They turned to gamification for solution by introducing points and badges. Insightful reviewers who provided valuable content were rewarded with points. Once users earned a certain amount of points, they were rewarded with an “Elite” badge pinned on their profile for all to see.
The points weren’t just a vanity metric – the badge holders got free food and drinks, tickets to events and other perks to which other users weren’t entitled. This process turns users into regular reviews at over 65%!
Honesty during the Sales Process
Be upfront with potential customers during the sales process when both parties are figuring out if they are a good match. As a business, you should provide case studies and testimonials that showcase how you’ve worked with other customers and the goals you’ve reached.
Prospects must have a clear picture of what they can expect when doing business with you. This will ensure that their expectations are realistic which increases the likelihood that they’ll be satisfied with your product/service.
If you fail to effectively communicate what potential customers can expect from your brand, then you run the risk of upsetting them. For instance, they might be under the impression that they can achieve certain goals immediately, without having to wait or implement other initiatives.
Map out Where the Relationship is Heading
Professional relationships share many similarities with romantic ones. Potential customers want to know what the future of their relationship with your brand looks like. What’s the plan for the future?
Companies need to have plans for preventing relationships from becoming stale and uninspiring. Even if things are going swimmingly between the two parties, there’s always the risk that the customer can feel that relationship has fallen into a routine. Your customer retention team should communicate new projects and milestones that will keep customers excited about the current and upcoming steps of the relationship.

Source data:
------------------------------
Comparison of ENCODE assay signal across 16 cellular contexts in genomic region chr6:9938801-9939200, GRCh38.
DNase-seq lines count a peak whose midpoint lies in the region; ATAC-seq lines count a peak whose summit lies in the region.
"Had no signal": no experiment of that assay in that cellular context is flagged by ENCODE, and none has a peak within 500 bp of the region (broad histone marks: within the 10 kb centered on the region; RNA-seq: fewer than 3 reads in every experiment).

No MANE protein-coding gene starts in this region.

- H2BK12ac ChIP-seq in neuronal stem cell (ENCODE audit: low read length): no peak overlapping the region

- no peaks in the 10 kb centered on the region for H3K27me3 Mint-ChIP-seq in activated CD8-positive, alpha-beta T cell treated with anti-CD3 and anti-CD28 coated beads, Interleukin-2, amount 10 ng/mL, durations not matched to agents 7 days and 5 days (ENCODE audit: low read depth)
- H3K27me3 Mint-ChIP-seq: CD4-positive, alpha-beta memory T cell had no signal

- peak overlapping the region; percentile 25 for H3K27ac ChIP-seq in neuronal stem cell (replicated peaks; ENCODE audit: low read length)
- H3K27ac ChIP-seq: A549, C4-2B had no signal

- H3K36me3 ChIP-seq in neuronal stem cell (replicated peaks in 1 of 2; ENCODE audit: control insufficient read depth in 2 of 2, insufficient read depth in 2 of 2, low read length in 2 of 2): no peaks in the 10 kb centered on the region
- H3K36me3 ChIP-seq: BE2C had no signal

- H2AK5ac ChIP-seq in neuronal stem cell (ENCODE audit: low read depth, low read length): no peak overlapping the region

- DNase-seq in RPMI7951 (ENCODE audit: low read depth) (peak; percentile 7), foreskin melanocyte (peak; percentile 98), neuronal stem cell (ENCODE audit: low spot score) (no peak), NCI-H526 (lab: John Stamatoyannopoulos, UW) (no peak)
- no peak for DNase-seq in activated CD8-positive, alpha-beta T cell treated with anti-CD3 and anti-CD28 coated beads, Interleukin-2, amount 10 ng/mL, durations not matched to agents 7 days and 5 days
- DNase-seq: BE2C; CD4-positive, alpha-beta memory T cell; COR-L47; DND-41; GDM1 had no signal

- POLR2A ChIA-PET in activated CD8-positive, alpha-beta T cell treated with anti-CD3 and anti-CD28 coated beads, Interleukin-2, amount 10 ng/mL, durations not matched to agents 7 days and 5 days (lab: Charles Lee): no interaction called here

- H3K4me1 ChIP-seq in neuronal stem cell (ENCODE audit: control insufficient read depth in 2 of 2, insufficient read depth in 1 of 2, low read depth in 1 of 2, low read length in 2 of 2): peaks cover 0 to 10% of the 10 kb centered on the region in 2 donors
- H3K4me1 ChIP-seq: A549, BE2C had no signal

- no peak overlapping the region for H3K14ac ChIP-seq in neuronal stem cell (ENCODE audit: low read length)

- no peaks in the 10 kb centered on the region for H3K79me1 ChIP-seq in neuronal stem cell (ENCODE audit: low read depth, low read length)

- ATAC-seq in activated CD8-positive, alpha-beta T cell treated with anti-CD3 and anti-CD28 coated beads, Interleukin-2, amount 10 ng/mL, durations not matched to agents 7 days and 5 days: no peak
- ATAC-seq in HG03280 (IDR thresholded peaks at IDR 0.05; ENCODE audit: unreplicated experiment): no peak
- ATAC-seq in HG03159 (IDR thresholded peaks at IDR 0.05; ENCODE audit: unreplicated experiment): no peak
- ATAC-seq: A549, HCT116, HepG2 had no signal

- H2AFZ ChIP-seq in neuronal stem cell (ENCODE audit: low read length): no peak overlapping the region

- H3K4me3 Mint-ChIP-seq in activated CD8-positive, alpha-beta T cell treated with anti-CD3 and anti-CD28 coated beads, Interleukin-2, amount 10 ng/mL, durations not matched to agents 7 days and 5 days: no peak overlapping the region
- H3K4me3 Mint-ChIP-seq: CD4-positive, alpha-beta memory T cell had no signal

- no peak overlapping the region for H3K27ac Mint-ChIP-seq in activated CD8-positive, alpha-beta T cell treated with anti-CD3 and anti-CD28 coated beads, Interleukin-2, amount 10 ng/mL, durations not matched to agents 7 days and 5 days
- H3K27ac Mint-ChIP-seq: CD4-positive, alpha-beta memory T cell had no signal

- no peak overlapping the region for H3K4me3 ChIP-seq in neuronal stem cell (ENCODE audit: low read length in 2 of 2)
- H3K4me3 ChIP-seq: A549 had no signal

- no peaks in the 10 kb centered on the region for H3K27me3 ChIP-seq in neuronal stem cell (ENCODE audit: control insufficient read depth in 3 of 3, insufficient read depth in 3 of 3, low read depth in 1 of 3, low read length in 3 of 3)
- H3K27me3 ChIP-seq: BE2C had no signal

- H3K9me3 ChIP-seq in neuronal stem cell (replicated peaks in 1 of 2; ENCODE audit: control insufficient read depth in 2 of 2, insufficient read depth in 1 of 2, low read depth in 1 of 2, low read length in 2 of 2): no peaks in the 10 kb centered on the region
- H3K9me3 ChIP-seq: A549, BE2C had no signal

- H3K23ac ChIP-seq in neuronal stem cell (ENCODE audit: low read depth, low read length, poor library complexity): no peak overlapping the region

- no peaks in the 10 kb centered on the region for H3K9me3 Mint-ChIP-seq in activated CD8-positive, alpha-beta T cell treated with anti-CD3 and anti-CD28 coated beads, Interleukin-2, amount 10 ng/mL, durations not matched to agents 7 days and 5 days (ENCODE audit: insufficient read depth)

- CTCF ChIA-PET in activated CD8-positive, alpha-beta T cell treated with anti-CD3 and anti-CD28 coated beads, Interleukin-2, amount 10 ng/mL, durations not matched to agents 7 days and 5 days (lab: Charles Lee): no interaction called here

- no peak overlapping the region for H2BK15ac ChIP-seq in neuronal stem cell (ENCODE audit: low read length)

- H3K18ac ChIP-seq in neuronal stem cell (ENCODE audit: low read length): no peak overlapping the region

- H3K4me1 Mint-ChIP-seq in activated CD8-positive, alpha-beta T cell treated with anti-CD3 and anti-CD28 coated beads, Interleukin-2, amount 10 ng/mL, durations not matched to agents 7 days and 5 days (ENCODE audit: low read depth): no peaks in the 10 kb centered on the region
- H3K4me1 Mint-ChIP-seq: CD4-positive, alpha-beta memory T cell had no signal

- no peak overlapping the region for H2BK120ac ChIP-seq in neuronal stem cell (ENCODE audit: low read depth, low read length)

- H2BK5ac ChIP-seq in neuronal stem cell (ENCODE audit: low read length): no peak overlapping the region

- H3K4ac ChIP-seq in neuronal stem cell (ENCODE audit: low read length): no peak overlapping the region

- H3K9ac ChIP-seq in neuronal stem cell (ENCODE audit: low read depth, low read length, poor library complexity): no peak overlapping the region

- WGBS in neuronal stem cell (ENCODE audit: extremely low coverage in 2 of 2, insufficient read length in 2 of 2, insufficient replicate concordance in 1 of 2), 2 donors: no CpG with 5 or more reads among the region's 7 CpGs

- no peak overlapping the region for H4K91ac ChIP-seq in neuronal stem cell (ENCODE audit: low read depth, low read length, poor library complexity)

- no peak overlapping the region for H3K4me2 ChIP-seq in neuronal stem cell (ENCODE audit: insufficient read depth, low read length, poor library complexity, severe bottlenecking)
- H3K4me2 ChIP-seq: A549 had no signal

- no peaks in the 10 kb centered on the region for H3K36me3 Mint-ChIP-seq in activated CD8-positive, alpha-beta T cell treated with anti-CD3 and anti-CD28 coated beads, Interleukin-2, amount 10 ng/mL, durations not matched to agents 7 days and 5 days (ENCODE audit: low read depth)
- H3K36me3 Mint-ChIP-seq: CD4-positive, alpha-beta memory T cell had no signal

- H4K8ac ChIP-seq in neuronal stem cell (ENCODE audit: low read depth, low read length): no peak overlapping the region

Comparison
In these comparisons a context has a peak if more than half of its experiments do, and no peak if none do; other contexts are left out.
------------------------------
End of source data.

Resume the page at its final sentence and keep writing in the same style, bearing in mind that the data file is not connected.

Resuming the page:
Provide a Personalized Experience
Personalization is a simple gesture that shows your customer that they aren’t just another account that needs to be converted.
Addressing a customer by name in an email containing content they like is a proven way of providing a personal touch that increases customer retention. Retention increases further if the email offers discounts or another type of reward.
This tactic entails collecting customer information, which you will then use to make offers tailored specifically for each customer.
On a related note, use email to reach out to your customers and show them ways that you can help them achieve their goals. Send them emails containing tutorials on your company’s latest product/service that will help them accomplish their tasks.
The idea is to build up your company’s legitimacy through valuable personalized content.
Pro-tip: The company’s CEO can send an email once every quarter discussing growth and various initiatives taken.
Ask For Feedback
Engaging with both satisfied and dissatisfied customers is a necessary part of any retention strategy. If there are customers who are writing negative reviews of your business, then you must engage with them as quickly as possible and try to find out the reasons why the customer doesn’t wish to continue doing business with you. This will help you to take measures that will stop others from leaving the company. Identify problems as soon as possible to prevent more customers from leaving. But you first have to understand the reason for dissatisfaction.
However, even in cases when the reviews are from happy customers, you should engage with them. A simple thank you message to a satisfied customer shows how much your business appreciates them and doesn’t take them for granted.
Pro-tip: Maintain a detailed record of previous communication with all of your customers. A customer service representative has access to the entire history of the relationship, which will them move the relationship further more efficiently.
Retention is Key
No business can afford to let customers just slip away. Once you’ve converted a prospect into a customer, you must implement retention strategies that will not only encourage them to continue doing business with you, but will also spur them on to spread your message.
These are some of the most common and effective techniques for retaining customers that will help you grow your business.